Indian Cuisine Food
Indian Cuisine It has evolved along lines parallel to Indian History. India has an ancient cultural heritage which is dependent on religion, geography and socio-economic conditions. Traditionally, Indian cooking has been handed down through the generations by demonstrations and word of mouth. The culinary history of Indian includes the skill and the historical and regional influences. Religion and caste also play their role in influences Indian cuisine. This is the land where Buddhism, Hinduism, Jainism, and Sikhism were born; faiths from other lands-Islam. Christianity and Zoroastrianism have all taken root in the subcontinent. Buddhism and Jainism preached ‘Ahimsa’ and many became vegetarians.
Religious strictures dictate that certain people not eat beef or pork or remain completely vegetarians. Indian’s eating habits arose because of the influences within the country and due to the neighbors, climate conditions, etc. people with new faiths and new products, brought them to India when they invaded and influenced Indian cuisine. Tandoori dishes were introduced by the nomadic tribes who invaded India.
It is the spices whose use dates back to the pre-Aryan period and is responsible for the superb preparations. ‘Masalas’, or spices are at the very heart of Indian cooking. Different parts of plants are used as spices and aromatics in different combinations, which produce an infinite variety of flavors and taste-sweet, sharp, hot, aromatic, mild, fragrant ore pungent. The art of Indian cuisine lines not in high spicing, but in the delicacy of spicing. Read Also :- Chinese Cuisine History & Introduction to Chinese Cuisine
Indian Cuisine The basics of an Indian meal are rice, wheat and millets, depending upon the regions. They are generally eaten with lentils/pulse, vegetables and savory pickles or chutneys. The spices transform the taste of the food and sharpen the taste. Spices have medicinal values, and turmeric is an antiseptic. In the extreme north of India is Kashmir, whose cuisine is very rich, and fruits, nuts, saffron, nutmeg, etc. are used. Some popular dishes are Goshtaba (meat loaf), Mishani (seven courses of lamb), and Ristaba, a meat dish. A variety of unleavened breads are also eaten.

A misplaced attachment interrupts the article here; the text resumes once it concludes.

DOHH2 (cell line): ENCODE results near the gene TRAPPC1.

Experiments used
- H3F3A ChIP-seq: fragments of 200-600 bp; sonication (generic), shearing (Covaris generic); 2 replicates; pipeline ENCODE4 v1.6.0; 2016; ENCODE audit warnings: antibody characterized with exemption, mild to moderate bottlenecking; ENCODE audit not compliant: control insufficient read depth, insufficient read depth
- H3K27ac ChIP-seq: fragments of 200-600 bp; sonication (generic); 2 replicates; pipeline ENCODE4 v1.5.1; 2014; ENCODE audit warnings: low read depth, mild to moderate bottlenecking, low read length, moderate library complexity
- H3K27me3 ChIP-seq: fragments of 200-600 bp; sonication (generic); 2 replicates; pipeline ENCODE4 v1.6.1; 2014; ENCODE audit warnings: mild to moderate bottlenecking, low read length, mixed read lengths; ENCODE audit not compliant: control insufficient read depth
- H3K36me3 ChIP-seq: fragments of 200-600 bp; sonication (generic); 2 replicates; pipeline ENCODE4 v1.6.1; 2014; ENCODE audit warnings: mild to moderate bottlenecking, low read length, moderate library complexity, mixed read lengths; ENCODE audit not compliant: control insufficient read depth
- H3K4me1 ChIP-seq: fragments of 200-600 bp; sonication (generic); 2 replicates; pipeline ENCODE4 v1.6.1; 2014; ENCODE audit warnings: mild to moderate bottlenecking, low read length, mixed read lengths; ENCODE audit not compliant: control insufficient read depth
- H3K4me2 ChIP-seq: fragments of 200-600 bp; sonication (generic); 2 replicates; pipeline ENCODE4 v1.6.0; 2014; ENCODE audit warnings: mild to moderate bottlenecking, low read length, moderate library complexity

The Gangetic plain in the middle and eastern part of India is both a rice and wheat-eating belt and millet and maize are used in some areas. The normal meal used by lower middle classes is plain rice, vegetables sautéed with spices, dal, unleavened bread, plain youghurt and a milk based sweet. Uttar Pradesh represents a mixture of many religions and traditionally, is Hindu in its basic character. Many different castes have settled here, like Marwaris from Rajasthan they are bania or business community. Quite a number of people in Uttar Pradesh refrain from the use of garlic and singer. The dishes are served in tails, the dishes are very bland or very spicy. Some popular dishes are poor is and Alu ki sabzi, Bhurtas, Kadi chawal, Tikkies, Masala Bhindi, Phirni, Kheer, etc.
Benares is a Hindu City and Luck now is a city where the Oudh and Awadhi style of cooking are very popular, and the dishes are rich. The dishes are very tasty and non-vegetarian dishes such as Kababs made of minced meat with nutmeg, mace, cardamoms, fannel seeds and peanuts are popular. They are flat and round cooked cakes. Kakori kababs are famous, and come from the town Kokori. Some of the popular dishes are Pasanda Kababs, pilafs, Mutanjan, Luck now I Raan, Shirmals (flaky oven bread), egg Halwa, etc, Bhopal in Madhya Pradesh is famous for Achar gosht, Murghi Rizala (chicken cooked in fresh pomegranate juice), Mujafir (a sweet pialf made with vermicelli and nuts) and Salim gobe, cauliflower cooked in masalas and served. In all parts or UP, the popular dishes are molli ki saag, Kadu masala, Bhindi barwan, Baigan ki Boorani, and aloo Matar Rasadar.